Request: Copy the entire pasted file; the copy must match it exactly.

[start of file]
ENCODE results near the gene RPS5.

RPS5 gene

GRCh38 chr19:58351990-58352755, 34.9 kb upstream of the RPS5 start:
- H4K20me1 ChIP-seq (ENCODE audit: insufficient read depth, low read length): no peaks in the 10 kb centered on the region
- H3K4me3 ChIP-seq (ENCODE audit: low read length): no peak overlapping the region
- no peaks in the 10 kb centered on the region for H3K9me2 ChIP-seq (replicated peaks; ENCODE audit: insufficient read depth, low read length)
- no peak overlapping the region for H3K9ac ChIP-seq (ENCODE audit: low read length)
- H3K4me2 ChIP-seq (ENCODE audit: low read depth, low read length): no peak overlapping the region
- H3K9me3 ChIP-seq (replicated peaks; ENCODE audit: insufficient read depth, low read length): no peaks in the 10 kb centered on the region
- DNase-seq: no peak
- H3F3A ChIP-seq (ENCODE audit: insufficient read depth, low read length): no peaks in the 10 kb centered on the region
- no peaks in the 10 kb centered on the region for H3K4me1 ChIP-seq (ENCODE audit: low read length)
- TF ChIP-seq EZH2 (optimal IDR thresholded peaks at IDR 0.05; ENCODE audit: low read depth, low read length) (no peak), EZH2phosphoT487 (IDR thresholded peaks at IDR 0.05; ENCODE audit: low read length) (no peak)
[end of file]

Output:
ENCODE results near the gene RPS5.

RPS5 gene

GRCh38 chr19:58351990-58352755, 34.9 kb upstream of the RPS5 start:
- H4K20me1 ChIP-seq (ENCODE audit: insufficient read depth, low read length): no peaks in the 10 kb centered on the region
- H3K4me3 ChIP-seq (ENCODE audit: low read length): no peak overlapping the region
- no peaks in the 10 kb centered on the region for H3K9me2 ChIP-seq (replicated peaks; ENCODE audit: insufficient read depth, low read length)
- no peak overlapping the region for H3K9ac ChIP-seq (ENCODE audit: low read length)
- H3K4me2 ChIP-seq (ENCODE audit: low read depth, low read length): no peak overlapping the region
- H3K9me3 ChIP-seq (replicated peaks; ENCODE audit: insufficient read depth, low read length): no peaks in the 10 kb centered on the region
- DNase-seq: no peak
- H3F3A ChIP-seq (ENCODE audit: insufficient read depth, low read length): no peaks in the 10 kb centered on the region
- no peaks in the 10 kb centered on the region for H3K4me1 ChIP-seq (ENCODE audit: low read length)
- TF ChIP-seq EZH2 (optimal IDR thresholded peaks at IDR 0.05; ENCODE audit: low read depth, low read length) (no peak), EZH2phosphoT487 (IDR thresholded peaks at IDR 0.05; ENCODE audit: low read length) (no peak)